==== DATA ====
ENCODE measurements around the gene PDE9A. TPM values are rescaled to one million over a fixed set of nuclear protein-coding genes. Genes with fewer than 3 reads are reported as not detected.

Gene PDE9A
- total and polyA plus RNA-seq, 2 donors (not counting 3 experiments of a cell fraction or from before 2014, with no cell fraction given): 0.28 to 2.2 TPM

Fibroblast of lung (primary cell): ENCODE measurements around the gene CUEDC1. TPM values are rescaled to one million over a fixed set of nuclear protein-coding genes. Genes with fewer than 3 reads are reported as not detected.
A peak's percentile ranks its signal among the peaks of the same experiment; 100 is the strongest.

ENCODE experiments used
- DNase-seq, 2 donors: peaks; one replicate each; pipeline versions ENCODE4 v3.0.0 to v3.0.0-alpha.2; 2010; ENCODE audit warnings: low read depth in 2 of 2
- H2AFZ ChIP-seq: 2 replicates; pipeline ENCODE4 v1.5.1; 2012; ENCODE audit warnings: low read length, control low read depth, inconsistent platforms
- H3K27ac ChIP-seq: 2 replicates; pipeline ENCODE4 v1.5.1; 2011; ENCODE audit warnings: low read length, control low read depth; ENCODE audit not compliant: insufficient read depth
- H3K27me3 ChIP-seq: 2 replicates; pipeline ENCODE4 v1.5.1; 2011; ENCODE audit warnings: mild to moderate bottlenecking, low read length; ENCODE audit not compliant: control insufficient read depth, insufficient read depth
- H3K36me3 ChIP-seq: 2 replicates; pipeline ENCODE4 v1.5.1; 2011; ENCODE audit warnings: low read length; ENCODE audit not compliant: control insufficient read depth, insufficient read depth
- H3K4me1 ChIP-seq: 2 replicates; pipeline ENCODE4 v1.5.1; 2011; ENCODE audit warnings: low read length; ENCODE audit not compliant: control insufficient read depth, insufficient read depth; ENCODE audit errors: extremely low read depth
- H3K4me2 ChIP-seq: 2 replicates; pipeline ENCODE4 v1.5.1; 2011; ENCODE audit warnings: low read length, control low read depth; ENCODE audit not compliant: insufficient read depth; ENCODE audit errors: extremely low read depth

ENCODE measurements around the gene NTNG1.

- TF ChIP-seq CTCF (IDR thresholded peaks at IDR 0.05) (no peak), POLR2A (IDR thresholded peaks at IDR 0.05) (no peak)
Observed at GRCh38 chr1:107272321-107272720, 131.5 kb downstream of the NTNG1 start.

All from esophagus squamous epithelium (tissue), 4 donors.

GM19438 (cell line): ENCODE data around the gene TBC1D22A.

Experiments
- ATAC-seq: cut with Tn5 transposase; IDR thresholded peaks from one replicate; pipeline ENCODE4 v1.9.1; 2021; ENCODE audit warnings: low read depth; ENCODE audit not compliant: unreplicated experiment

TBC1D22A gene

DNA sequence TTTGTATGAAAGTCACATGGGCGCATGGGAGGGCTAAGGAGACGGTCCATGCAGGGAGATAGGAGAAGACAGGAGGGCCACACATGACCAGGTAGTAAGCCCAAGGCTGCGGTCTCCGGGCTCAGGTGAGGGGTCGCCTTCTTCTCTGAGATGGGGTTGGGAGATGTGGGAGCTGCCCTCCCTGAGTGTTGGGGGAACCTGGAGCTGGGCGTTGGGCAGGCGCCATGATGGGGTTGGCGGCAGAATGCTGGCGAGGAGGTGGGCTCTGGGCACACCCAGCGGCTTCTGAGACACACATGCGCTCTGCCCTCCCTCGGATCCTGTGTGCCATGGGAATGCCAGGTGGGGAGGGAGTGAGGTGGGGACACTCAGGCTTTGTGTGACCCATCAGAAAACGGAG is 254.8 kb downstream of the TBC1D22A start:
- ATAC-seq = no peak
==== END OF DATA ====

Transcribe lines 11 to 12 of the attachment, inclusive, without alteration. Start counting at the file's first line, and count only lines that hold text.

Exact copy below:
- H3K36me3 ChIP-seq: 2 replicates; pipeline ENCODE4 v1.5.1; 2011; ENCODE audit warnings: low read length; ENCODE audit not compliant: control insufficient read depth, insufficient read depth
- H3K4me1 ChIP-seq: 2 replicates; pipeline ENCODE4 v1.5.1; 2011; ENCODE audit warnings: low read length; ENCODE audit not compliant: control insufficient read depth, insufficient read depth; ENCODE audit errors: extremely low read depth